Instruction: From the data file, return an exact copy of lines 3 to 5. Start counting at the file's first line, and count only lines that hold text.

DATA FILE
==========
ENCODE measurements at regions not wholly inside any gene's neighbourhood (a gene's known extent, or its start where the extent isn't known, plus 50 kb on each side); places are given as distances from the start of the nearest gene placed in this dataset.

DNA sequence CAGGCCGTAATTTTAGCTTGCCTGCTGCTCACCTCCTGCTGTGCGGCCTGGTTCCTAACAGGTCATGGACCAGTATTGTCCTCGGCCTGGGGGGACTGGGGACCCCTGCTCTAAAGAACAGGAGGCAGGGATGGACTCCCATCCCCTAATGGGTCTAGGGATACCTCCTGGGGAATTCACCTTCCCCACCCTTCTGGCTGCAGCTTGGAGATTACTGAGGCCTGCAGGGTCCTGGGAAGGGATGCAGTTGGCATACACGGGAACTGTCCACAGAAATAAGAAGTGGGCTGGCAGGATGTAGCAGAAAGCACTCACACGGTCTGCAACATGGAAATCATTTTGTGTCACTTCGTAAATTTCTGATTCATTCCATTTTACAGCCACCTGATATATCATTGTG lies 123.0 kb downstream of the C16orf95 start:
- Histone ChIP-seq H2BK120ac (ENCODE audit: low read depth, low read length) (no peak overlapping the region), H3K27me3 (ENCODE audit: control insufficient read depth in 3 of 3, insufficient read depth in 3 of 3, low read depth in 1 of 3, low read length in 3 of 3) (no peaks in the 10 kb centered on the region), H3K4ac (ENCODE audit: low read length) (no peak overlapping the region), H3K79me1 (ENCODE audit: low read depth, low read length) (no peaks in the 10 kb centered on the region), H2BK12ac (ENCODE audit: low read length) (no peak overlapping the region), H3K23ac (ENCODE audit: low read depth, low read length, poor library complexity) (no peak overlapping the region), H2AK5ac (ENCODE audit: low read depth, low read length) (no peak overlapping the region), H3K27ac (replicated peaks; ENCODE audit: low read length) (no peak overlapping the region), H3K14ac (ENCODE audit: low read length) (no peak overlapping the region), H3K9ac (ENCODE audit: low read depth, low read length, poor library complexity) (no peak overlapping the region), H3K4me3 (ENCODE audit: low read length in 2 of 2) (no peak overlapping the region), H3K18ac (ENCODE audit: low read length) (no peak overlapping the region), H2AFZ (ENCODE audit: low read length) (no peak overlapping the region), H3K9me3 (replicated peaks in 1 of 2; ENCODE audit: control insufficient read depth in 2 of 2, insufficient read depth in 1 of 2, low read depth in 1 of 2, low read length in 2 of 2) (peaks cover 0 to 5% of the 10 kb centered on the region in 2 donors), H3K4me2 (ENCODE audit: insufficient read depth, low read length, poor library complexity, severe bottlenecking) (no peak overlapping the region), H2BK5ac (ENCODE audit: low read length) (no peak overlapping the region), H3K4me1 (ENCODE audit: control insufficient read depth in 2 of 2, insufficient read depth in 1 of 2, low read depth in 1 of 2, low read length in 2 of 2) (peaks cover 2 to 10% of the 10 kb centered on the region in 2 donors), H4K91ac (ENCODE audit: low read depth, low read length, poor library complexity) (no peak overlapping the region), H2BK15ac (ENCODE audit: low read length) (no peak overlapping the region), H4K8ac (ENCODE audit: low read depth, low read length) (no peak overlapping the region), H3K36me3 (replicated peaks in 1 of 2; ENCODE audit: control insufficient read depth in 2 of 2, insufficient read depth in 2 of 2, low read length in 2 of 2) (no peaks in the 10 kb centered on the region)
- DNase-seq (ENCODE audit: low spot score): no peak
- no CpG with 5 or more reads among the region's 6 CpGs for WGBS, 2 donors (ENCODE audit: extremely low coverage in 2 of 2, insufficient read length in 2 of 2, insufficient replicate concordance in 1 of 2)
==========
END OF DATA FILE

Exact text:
- Histone ChIP-seq H2BK120ac (ENCODE audit: low read depth, low read length) (no peak overlapping the region), H3K27me3 (ENCODE audit: control insufficient read depth in 3 of 3, insufficient read depth in 3 of 3, low read depth in 1 of 3, low read length in 3 of 3) (no peaks in the 10 kb centered on the region), H3K4ac (ENCODE audit: low read length) (no peak overlapping the region), H3K79me1 (ENCODE audit: low read depth, low read length) (no peaks in the 10 kb centered on the region), H2BK12ac (ENCODE audit: low read length) (no peak overlapping the region), H3K23ac (ENCODE audit: low read depth, low read length, poor library complexity) (no peak overlapping the region), H2AK5ac (ENCODE audit: low read depth, low read length) (no peak overlapping the region), H3K27ac (replicated peaks; ENCODE audit: low read length) (no peak overlapping the region), H3K14ac (ENCODE audit: low read length) (no peak overlapping the region), H3K9ac (ENCODE audit: low read depth, low read length, poor library complexity) (no peak overlapping the region), H3K4me3 (ENCODE audit: low read length in 2 of 2) (no peak overlapping the region), H3K18ac (ENCODE audit: low read length) (no peak overlapping the region), H2AFZ (ENCODE audit: low read length) (no peak overlapping the region), H3K9me3 (replicated peaks in 1 of 2; ENCODE audit: control insufficient read depth in 2 of 2, insufficient read depth in 1 of 2, low read depth in 1 of 2, low read length in 2 of 2) (peaks cover 0 to 5% of the 10 kb centered on the region in 2 donors), H3K4me2 (ENCODE audit: insufficient read depth, low read length, poor library complexity, severe bottlenecking) (no peak overlapping the region), H2BK5ac (ENCODE audit: low read length) (no peak overlapping the region), H3K4me1 (ENCODE audit: control insufficient read depth in 2 of 2, insufficient read depth in 1 of 2, low read depth in 1 of 2, low read length in 2 of 2) (peaks cover 2 to 10% of the 10 kb centered on the region in 2 donors), H4K91ac (ENCODE audit: low read depth, low read length, poor library complexity) (no peak overlapping the region), H2BK15ac (ENCODE audit: low read length) (no peak overlapping the region), H4K8ac (ENCODE audit: low read depth, low read length) (no peak overlapping the region), H3K36me3 (replicated peaks in 1 of 2; ENCODE audit: control insufficient read depth in 2 of 2, insufficient read depth in 2 of 2, low read length in 2 of 2) (no peaks in the 10 kb centered on the region)
- DNase-seq (ENCODE audit: low spot score): no peak
- no CpG with 5 or more reads among the region's 6 CpGs for WGBS, 2 donors (ENCODE audit: extremely low coverage in 2 of 2, insufficient read length in 2 of 2, insufficient replicate concordance in 1 of 2)